We humans are adaptable creatures, perhaps too adaptable for our own good. We immediately acclimatise to any new situation or challenge. Though we tend to fight the erosion of our basic rights, once they are gone we concede that it’s probably for good – we suffer fire and flood, rebuild and then are surprised when it comes again a decade later – we live so fast that we only passingly notice the climate changing, and then we forget with the passing of the season. Only now, on the point of crisis, are we maintaining the rage.
Much of this edition echoes a poignant question: How did we get here, and what other paths might once have been open to us?
In the years after WWII, Australia instituted an enviable social welfare system, build upon an egalitarian ideal. Despite the ebbs and flows of government, the trend has been to chip away at this safety net to reduce it to one of the meanest in the developed world. Why, when punishing the most unfortunate also punishes our economy, has this been the path of choice?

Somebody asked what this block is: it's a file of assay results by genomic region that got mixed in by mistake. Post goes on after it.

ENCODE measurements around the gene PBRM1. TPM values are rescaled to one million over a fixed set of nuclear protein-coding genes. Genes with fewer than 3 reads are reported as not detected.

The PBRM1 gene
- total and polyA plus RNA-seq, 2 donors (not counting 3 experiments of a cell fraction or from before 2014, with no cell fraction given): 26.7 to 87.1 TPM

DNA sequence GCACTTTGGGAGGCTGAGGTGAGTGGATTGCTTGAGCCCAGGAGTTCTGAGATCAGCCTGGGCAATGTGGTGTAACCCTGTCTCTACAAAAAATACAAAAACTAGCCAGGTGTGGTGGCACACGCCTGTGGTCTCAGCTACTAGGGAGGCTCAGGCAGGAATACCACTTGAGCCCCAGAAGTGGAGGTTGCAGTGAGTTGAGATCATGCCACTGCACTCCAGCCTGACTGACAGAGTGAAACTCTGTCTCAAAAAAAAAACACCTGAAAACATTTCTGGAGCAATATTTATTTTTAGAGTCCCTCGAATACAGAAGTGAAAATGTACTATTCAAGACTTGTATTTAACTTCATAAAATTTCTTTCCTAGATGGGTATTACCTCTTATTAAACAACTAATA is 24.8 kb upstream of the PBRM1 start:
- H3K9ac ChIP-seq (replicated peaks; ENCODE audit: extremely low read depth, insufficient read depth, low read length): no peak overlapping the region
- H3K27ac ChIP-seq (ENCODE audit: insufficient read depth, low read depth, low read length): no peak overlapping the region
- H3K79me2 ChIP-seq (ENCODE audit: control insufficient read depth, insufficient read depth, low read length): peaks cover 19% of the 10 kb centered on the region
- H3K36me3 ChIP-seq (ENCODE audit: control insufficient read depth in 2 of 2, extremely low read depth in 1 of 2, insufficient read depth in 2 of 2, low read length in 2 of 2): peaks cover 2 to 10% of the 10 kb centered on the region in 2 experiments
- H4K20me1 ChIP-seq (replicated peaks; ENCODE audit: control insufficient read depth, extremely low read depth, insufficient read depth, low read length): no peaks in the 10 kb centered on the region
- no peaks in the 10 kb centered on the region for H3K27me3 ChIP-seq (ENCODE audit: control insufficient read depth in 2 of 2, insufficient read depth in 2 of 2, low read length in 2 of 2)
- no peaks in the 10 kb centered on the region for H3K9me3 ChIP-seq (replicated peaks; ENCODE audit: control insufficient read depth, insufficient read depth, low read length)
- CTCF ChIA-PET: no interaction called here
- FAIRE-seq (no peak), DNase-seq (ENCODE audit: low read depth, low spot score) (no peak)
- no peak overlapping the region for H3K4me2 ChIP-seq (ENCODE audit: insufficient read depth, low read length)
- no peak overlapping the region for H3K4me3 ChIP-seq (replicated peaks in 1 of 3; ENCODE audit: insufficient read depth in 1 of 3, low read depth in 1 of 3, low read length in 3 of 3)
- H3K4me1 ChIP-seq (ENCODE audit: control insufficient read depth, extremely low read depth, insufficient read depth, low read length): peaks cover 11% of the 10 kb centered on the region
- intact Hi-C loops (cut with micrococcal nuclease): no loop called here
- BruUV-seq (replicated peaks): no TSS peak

Nowhere is the pace of change, and the lack of choice, more obvious than with technology. Free-market neoliberalism rewards the first to market, with governments prioritising innovation over responsibility. We are told that the only way to stay ahead is to keep running forward as fast as we can… but who exactly is setting this direction? Zac Rogers returns to AQ with another deep dive on technology and what it is to be human.
When talking about people making decisions on others’ behalf, it is hard to ignore Native Title and the current fight between the W&J people and Adani. The ongoing battle underscores the long-known issues with Native Title law. With some considered debate and some generosity of spirit, Native Title could be something that we consciously improve upon, rather than chip away at - wouldn’t that be a legacy?
As the world gets faster and our lives more hectic, we risk losing ourselves if we can’t remember the importance of slow, considered thinking. Australia, more than ever, needs to understand where it has been and where it is going in this new decade - lest we find ourselves somewhere we don’t want to be.